Do Mandatory Welfare-to-Work Programs Affect the Well-Being of Children?. Effects of Welfare-to-Work Programs on Children's Health and Safety


  • While most mothers in the COS sample rated their children as being in very good or excellent health, in one site the welfare-to-work programs resulted in a decrease in this rating.

In the area of health and safety, mothers were asked to rate their focal child's overall health by answering the question: "Would you say that your child's health in general is excellent, very good, good, fair, or poor?" For each of the six COS programs, two outcome measures were developed from the responses. In addition, a third outcome measure concerned whether the focal child had had a serious accident, injury, or poisoning. Between 77 percent (Atlanta) and 82 percent (Riverside) of control group mothers in the COS sample reported that their focal child was in very good or excellent health; between 13 percent (Atlanta) and 24 percent (Grand Rapids) reported that their focal child had had a serious accident, injury, or poisoning since study entry.

Two of the six programs — Riverside LFA and HCD — had impacts in this area. In both of these programs, the found impacts, which were based on the mother's health rating, were unfavorable: Mothers' average rating of the general health of their focal child decreased slightly, and a smaller proportion of children were reported by mothers to be in very good or excellent health. (See Table 4.) Specifically, as a result of the Riverside LFA and HCD programs, mean health ratings (on a scale of 1 to 5 points) decreased by .23 and .20 points, respectively; the proportion of focal children rated as in very good or excellent health decreased by about 12 and 10 percentage points and the proportion rated as in fair or poor health increased by 5 and 4 percentage points, respectively.

It should be noted that the primary measure here was one of global health and not specific health problems. In addition, the health assessments were made by mothers, and not by impartial doctors or through a review of health records. While it is entirely possible that the Riverside programs truly changed children's health status, it is also possible that these findings reflect changes in mothers' perceptions of their children's health. As discussed earlier, the Riverside LFA and HCD programs produced large increases in the likelihood that COS mothers would be employed at some point during the two-year follow-up period; their two-year employment rates, relative to control groups', increased by 65 percent in the Riverside LFA program and by 45 percent in the Riverside HCD program. The next largest increase in two-year employment rates was a 15 percent increase, achieved in the Grand Rapids LFA COS sample. It is possible that mothers in the Riverside LFA and HCD COS samples, given their much greater likelihood of employment, perceived their focal children as being in poorer health than mothers in the control groups. For these mothers, even relatively minor focal child health problems (e.g., ear infections) could have caused disruptions in their daily lives, because they would have needed to either stay home from work to care for the child or perhaps quickly make alternative, non-group child care arrangements so they could go to their jobs. Among control group mothers, who were much less likely to be employed, these same relatively minor health problems might not have been as disruptive and thus memorable.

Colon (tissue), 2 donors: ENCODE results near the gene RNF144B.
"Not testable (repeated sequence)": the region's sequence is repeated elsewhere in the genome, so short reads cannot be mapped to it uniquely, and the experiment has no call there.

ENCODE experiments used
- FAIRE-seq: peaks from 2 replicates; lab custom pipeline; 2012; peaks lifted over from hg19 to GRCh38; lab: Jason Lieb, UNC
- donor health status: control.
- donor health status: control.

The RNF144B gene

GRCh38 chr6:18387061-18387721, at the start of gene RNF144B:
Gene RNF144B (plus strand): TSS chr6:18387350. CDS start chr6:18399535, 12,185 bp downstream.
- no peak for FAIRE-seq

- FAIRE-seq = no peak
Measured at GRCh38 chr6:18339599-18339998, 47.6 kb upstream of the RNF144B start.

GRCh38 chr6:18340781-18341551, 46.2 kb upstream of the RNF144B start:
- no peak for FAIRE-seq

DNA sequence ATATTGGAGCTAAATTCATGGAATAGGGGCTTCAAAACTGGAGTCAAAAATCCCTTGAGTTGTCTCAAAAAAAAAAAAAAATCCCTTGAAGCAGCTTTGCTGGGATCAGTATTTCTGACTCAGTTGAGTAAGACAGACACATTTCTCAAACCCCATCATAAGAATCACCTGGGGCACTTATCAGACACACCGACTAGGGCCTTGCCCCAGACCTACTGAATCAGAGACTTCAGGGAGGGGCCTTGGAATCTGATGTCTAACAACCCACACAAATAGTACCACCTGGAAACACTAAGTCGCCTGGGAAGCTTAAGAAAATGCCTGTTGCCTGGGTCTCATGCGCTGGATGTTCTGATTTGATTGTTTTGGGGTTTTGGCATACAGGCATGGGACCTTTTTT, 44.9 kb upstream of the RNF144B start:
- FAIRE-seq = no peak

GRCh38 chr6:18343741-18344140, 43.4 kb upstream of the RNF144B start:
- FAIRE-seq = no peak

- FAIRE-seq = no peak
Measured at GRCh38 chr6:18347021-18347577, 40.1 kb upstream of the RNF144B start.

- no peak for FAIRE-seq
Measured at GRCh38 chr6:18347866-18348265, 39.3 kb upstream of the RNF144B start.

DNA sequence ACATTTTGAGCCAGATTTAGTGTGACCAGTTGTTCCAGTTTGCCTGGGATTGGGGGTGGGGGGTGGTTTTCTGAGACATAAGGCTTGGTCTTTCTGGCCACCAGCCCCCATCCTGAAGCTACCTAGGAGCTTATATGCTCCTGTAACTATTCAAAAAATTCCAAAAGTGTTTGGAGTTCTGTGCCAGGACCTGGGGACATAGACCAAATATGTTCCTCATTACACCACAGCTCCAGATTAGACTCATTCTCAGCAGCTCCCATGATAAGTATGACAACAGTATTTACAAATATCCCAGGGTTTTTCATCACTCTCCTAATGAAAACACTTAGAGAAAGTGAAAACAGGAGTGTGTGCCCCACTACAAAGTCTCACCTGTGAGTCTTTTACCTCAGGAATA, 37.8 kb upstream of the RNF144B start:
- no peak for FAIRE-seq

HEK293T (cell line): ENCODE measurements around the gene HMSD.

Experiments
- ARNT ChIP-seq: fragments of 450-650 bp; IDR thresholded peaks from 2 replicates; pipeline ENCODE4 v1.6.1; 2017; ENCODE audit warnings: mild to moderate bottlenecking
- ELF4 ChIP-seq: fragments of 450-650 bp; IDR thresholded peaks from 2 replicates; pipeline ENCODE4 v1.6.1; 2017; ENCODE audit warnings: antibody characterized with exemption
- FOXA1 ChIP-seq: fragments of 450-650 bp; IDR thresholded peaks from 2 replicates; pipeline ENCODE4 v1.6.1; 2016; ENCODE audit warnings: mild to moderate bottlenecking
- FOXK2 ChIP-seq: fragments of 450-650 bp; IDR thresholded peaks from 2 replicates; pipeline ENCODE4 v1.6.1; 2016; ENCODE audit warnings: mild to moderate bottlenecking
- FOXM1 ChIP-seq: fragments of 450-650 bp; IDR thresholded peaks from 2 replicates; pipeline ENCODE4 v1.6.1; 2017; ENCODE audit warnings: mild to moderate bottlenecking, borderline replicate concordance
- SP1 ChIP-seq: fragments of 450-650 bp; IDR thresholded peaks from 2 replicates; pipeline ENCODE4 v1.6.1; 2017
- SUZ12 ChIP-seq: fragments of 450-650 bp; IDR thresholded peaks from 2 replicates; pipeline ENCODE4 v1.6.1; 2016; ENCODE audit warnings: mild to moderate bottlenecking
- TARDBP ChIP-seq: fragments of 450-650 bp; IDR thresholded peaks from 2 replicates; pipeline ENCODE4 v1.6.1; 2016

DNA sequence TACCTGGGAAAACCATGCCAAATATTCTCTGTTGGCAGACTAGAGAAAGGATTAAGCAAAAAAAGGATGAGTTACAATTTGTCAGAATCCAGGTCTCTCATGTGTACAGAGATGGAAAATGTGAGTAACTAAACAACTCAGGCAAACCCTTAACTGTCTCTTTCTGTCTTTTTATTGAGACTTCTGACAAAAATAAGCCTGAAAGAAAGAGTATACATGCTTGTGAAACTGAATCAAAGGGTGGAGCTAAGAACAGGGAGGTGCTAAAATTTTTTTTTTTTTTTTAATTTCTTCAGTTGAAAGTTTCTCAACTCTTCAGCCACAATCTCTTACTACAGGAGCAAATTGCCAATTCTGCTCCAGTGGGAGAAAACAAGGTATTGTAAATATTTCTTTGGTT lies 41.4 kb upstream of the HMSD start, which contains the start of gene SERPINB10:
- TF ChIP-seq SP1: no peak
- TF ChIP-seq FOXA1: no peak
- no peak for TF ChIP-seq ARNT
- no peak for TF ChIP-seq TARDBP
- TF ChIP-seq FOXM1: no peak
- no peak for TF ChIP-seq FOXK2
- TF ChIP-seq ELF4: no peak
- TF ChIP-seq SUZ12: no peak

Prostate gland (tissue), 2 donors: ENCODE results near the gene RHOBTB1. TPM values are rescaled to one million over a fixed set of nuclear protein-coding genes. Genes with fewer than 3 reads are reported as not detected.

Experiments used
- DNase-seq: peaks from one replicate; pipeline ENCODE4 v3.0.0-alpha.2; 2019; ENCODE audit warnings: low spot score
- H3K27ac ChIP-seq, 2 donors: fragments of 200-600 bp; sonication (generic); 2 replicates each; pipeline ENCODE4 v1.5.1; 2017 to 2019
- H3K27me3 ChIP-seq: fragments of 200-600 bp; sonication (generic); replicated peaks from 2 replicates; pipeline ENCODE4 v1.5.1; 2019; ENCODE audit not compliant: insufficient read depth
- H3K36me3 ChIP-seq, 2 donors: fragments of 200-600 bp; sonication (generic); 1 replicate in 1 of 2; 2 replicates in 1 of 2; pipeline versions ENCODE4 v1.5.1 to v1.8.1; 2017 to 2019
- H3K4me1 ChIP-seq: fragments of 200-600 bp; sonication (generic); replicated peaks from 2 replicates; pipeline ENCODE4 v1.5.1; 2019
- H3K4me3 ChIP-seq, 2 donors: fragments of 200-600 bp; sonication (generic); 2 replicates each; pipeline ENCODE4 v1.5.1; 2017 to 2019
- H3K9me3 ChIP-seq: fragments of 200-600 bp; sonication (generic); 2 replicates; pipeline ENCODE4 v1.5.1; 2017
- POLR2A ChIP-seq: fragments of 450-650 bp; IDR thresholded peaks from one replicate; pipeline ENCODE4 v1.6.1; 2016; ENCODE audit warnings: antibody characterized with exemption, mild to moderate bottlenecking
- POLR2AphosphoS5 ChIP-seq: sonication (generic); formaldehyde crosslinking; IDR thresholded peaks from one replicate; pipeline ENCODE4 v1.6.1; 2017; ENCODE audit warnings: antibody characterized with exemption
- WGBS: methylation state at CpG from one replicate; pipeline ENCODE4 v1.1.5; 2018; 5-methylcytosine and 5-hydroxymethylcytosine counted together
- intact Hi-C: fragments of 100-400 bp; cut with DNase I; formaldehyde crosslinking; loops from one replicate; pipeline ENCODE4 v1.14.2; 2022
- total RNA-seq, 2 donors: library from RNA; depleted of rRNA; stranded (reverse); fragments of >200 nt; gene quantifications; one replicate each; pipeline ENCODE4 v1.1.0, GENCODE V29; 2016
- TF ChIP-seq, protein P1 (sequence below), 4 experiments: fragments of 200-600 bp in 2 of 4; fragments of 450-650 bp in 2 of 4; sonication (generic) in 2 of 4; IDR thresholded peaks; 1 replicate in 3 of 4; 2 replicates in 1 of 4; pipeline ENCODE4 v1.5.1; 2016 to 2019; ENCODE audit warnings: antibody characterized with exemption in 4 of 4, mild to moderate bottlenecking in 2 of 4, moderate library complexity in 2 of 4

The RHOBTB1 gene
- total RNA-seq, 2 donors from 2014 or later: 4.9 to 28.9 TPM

• For all children across the evaluation sites, impacts on the likelihood of events suggesting other child health or safety issues were not common.

Children's health and safety was measured by asking parents if any of their children (1) had been removed from their care or (2) had had a serious accident, injury, or poisoning. Among all control group parents in the seven sites, a surprisingly high proportion — up to 8 percent in a site — reported that a child had been removed from their care during the two-year follow-up period because they could not care for or handle the child.(23) (See the upper panel of Table D.1.) Between 18 and 37 percent of all control group members reported that during the previous two years at least one of their children had had an accident, injury, or poisoning requiring a visit to a hospital emergency room or clinic. Among control group parents with all school-age children, these statistics were similar. (See Table 5.) When all families are considered, one of the 11 studied programs (Columbus Traditional) had an impact on children's being removed from their mother's care (an increase in the incidence of this event) and no programs affected the likelihood of children having an accident, injury, or poisoning that required immediate medical attention. (See the lower panel of Table D.1.) When only families with all school-age children are considered, two programs — Columbus Traditional and Grand Rapids HCD — increased the incidence of children being removed from their home and no programs had an impact on the latter outcome. (See Table 6.)